About five years ago, the private Galveston-based Moody Foundation approached Rice University, intending to fund a brick-and-mortar project for the arts. It ultimately gave two thirds of the Moody Center’s $30 million budget, with philanthropist and Rice alum Suzanne Deal Booth (who commissioned James Turrell’s “Twilight Epiphany” and its surrounding pavilion by Thomas Phifer) proposing architect Michael Maltzan for the new center and endowing the executive director’s position.

The Moody Center sits at Rice’s Stockton Street entrance, in the middle of an unplanned athletic sector that sprawls along the campus’s previously neglected southern edge. The university’s goal seems to be to reclaim this sector as a cultural center, making use of its proximity to the vast public parking lot that surrounds Rice Stadium. In 2014, a new building for the Glasscock School of Continuing Studies, designed by San Antonio architects Overland Partners, opened across the street. The new musid and opera building is scheduled to be built nearby.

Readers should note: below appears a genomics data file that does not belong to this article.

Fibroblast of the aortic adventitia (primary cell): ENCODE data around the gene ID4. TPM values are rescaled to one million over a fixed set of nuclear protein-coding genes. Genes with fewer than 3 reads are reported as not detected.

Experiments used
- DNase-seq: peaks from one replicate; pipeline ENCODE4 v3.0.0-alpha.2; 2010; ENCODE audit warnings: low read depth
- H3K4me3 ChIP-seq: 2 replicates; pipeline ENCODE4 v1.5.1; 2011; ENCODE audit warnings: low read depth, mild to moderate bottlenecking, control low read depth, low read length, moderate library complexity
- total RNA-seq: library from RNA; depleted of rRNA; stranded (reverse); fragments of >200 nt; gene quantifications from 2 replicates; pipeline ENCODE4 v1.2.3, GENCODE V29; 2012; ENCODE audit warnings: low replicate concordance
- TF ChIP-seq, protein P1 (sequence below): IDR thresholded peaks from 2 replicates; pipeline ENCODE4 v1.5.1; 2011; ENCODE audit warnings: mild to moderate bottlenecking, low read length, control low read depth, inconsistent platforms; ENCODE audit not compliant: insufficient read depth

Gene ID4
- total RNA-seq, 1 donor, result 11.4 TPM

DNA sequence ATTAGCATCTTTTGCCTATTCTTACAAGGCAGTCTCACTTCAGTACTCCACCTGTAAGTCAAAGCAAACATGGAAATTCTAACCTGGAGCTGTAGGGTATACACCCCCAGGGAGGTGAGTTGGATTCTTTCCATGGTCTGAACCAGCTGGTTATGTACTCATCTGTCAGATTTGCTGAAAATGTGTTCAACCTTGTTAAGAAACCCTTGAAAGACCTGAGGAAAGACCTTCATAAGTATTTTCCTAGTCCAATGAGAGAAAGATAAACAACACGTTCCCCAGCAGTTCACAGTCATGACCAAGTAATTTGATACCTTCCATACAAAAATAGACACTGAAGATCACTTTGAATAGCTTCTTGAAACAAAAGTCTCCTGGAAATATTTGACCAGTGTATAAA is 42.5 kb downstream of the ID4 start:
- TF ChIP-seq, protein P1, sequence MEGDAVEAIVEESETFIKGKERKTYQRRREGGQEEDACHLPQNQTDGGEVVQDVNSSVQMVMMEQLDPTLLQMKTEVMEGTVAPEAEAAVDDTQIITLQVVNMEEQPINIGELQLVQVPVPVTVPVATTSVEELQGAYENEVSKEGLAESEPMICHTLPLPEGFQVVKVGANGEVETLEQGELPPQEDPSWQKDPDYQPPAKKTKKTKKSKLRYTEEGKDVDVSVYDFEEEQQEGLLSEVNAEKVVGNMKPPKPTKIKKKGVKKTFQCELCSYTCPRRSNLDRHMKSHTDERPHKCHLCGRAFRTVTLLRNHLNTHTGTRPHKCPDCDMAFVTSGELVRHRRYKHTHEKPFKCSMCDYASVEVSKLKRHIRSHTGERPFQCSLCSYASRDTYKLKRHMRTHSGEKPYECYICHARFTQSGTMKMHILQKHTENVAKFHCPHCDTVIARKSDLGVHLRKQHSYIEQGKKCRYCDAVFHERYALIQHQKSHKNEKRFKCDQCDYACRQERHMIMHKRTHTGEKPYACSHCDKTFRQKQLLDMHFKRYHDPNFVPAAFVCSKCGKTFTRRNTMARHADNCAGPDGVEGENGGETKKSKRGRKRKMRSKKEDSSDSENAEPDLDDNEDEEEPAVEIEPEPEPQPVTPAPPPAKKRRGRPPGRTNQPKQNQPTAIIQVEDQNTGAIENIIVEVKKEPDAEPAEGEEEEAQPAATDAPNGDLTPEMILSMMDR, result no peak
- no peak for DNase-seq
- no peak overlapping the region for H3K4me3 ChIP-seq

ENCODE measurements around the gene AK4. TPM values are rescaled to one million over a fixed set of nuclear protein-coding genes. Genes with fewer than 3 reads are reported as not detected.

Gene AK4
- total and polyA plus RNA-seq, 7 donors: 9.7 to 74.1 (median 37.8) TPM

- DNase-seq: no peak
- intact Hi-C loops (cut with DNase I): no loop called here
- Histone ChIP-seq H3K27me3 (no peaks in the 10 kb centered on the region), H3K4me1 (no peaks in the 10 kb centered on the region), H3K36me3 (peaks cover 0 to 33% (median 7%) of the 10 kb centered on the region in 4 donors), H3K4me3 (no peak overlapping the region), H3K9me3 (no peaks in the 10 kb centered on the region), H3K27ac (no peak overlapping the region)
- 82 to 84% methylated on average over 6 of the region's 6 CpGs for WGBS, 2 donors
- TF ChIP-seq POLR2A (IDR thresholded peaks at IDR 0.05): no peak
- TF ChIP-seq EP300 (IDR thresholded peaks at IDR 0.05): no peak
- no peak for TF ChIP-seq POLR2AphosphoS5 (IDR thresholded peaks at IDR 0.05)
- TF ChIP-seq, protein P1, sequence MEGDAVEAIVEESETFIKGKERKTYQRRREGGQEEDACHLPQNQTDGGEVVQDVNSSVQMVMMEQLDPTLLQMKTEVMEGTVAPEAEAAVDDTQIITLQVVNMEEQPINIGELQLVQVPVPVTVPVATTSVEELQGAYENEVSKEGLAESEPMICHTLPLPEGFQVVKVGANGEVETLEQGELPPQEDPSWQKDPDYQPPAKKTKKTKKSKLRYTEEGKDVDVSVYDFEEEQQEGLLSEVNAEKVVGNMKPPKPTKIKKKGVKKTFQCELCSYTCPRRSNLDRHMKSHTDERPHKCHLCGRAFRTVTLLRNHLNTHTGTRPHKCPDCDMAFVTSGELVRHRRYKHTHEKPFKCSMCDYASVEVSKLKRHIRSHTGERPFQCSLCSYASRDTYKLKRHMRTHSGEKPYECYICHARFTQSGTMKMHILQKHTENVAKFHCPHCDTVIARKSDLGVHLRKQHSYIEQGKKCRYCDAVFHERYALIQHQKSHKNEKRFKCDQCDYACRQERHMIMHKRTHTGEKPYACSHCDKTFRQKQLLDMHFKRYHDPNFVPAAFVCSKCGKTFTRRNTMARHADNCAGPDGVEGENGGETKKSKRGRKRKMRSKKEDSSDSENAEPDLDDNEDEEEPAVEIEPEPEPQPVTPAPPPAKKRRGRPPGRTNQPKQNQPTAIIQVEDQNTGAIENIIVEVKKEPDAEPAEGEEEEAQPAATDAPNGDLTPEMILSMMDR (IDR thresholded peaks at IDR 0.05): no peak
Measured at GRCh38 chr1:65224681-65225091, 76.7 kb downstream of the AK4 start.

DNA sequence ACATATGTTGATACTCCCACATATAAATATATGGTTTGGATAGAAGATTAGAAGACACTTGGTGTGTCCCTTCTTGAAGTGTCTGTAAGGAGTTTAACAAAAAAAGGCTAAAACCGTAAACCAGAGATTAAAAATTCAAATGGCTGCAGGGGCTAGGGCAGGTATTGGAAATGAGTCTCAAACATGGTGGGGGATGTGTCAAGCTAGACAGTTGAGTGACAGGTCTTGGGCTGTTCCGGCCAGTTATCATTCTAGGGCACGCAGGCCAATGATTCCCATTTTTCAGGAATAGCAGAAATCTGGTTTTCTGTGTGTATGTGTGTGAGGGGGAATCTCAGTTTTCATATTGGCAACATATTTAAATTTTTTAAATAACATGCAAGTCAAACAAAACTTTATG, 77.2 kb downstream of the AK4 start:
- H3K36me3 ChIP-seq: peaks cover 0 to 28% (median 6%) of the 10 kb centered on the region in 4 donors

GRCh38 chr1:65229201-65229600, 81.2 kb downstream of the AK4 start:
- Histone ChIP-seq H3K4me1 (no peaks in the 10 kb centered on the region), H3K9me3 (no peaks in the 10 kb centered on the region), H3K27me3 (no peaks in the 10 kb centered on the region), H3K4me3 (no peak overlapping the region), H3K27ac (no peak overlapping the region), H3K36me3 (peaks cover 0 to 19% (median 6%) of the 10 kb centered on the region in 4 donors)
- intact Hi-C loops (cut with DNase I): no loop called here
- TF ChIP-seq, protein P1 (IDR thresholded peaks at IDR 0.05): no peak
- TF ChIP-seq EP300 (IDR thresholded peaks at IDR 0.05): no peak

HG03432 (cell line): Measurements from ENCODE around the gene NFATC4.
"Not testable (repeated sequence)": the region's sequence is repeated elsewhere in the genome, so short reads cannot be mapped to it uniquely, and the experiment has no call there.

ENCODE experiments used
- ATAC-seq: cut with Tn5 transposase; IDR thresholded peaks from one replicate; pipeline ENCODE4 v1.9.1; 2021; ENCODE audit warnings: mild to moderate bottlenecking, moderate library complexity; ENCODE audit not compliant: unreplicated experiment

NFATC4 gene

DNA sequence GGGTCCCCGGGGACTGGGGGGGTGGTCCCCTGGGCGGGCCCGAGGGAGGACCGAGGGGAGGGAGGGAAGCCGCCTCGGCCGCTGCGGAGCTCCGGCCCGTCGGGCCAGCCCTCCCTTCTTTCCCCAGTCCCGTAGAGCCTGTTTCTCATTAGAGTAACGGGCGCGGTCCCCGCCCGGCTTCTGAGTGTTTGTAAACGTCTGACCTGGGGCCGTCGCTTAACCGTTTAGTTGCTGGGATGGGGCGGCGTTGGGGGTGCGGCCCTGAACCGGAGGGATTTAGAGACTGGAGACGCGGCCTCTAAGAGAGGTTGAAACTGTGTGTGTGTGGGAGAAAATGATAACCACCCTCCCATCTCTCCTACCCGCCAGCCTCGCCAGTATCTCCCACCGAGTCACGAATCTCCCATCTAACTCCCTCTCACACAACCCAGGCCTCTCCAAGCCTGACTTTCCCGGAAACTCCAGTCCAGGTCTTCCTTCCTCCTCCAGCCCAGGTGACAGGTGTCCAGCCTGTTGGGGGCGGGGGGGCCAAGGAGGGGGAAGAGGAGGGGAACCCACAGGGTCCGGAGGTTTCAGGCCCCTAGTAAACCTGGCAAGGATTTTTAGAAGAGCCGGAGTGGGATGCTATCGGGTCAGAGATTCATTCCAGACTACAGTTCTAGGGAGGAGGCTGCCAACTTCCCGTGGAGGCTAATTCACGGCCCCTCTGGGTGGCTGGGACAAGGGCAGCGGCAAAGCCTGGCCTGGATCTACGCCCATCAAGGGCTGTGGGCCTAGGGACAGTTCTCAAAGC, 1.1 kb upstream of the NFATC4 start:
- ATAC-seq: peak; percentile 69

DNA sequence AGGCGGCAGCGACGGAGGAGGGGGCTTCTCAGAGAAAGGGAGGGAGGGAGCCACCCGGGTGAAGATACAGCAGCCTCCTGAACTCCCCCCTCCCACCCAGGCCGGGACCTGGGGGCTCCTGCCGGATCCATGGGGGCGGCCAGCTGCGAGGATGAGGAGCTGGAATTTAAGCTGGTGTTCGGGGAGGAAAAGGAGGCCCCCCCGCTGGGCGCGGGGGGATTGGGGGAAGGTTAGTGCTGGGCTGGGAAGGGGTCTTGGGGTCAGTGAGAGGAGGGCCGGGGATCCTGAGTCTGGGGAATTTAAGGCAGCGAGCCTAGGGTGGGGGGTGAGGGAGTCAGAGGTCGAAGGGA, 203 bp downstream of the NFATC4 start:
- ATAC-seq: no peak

In the past, Rice’s most ambitious multidisciplinary arts program was the Institute of the Arts. It was created in 1968 when Dominique and John de Menil relocated their art collection, library, faculty, and staff from the University of St. Thomas to Rice following disagreements with the St. Thomas administration. The Menils immediately commissioned Howard Barnstone and Eugene Aubry to design what were grandly named the Rice Museum and the Rice Media Center to house their operations. In reality, these were unadorned twin warehouses clad with corrugated galvanized sheet iron.